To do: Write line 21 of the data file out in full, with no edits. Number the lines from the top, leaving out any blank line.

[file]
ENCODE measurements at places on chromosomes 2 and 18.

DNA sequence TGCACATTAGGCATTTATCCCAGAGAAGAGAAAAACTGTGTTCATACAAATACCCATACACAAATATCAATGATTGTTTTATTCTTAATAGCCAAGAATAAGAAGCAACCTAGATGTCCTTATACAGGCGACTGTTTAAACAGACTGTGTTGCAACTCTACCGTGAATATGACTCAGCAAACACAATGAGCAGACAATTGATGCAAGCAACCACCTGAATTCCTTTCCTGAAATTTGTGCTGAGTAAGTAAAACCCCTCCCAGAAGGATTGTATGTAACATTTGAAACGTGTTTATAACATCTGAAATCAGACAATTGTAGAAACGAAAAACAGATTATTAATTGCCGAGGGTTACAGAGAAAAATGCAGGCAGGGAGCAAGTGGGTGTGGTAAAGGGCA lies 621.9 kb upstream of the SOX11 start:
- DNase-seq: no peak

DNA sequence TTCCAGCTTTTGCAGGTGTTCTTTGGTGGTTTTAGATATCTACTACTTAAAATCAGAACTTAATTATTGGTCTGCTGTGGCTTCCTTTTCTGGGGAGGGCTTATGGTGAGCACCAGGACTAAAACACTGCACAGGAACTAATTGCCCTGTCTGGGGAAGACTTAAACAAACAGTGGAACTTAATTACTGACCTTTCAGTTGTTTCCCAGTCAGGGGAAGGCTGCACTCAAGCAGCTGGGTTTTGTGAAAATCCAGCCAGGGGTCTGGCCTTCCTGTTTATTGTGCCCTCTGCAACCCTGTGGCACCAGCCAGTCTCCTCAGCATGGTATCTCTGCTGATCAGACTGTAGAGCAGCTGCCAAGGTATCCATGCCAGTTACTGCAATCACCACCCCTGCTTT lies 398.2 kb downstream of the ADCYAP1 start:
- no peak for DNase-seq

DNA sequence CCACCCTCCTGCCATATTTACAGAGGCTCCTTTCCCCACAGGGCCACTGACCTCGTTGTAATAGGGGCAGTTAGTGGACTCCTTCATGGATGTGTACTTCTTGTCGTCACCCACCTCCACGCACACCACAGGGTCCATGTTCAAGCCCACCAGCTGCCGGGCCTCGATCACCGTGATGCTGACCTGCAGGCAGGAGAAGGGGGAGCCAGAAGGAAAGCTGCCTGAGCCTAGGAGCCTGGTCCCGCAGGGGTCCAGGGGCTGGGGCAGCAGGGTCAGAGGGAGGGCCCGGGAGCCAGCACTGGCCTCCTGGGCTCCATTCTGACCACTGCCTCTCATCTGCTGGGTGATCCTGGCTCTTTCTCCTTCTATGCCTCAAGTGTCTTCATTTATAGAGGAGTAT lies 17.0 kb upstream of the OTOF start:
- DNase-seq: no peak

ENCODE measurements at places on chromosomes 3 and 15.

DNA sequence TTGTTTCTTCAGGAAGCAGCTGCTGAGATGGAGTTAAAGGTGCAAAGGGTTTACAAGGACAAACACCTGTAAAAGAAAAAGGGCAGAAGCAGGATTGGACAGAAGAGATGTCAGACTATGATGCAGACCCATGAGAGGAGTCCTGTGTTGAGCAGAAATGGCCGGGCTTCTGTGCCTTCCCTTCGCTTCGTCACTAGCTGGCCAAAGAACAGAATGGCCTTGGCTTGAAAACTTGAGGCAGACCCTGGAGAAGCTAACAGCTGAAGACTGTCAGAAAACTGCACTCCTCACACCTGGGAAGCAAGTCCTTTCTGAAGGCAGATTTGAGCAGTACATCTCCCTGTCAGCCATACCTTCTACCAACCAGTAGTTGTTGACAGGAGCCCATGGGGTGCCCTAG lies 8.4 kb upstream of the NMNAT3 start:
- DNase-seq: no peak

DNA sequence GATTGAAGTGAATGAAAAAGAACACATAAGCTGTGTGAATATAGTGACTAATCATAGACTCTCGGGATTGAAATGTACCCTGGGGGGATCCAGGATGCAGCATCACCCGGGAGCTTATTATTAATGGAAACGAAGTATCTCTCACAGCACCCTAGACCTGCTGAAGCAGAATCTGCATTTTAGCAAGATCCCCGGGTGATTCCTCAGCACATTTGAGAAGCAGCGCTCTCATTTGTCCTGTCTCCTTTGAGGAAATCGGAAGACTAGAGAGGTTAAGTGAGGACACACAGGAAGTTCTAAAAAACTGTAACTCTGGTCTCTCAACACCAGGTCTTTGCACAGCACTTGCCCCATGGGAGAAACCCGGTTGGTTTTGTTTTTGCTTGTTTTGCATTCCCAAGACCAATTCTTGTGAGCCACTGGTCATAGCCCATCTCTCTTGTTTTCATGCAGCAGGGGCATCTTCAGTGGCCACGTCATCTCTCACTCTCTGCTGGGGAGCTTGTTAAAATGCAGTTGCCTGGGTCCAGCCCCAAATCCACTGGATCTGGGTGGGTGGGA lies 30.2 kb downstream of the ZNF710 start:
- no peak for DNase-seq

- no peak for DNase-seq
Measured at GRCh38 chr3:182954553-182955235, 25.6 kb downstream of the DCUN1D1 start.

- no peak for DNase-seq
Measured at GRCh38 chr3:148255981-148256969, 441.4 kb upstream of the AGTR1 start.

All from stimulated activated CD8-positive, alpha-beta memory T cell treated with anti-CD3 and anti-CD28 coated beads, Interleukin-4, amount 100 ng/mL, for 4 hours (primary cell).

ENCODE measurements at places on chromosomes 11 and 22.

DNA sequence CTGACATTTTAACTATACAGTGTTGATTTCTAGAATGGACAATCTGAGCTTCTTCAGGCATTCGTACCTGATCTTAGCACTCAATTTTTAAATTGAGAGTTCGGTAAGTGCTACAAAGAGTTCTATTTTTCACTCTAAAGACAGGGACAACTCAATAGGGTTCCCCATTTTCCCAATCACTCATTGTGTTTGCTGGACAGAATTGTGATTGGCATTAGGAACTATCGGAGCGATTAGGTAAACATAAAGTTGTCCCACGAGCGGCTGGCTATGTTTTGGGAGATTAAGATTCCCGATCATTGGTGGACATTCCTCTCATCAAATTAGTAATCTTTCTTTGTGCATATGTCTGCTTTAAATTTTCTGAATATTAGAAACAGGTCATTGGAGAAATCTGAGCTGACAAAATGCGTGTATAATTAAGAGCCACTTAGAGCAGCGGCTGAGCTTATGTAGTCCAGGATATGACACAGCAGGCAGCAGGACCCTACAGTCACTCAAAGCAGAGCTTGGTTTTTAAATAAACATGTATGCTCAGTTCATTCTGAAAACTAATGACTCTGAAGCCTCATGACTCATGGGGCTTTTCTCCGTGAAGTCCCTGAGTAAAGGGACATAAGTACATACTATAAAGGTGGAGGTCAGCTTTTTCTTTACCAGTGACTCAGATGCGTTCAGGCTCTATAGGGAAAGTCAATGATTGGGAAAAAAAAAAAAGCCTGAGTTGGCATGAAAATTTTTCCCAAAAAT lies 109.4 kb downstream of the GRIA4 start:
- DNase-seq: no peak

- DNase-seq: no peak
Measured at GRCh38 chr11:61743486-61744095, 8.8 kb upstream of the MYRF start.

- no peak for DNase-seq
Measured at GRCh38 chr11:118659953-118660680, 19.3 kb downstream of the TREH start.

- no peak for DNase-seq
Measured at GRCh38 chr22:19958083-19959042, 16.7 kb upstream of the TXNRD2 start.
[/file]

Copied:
- DNase-seq: no peak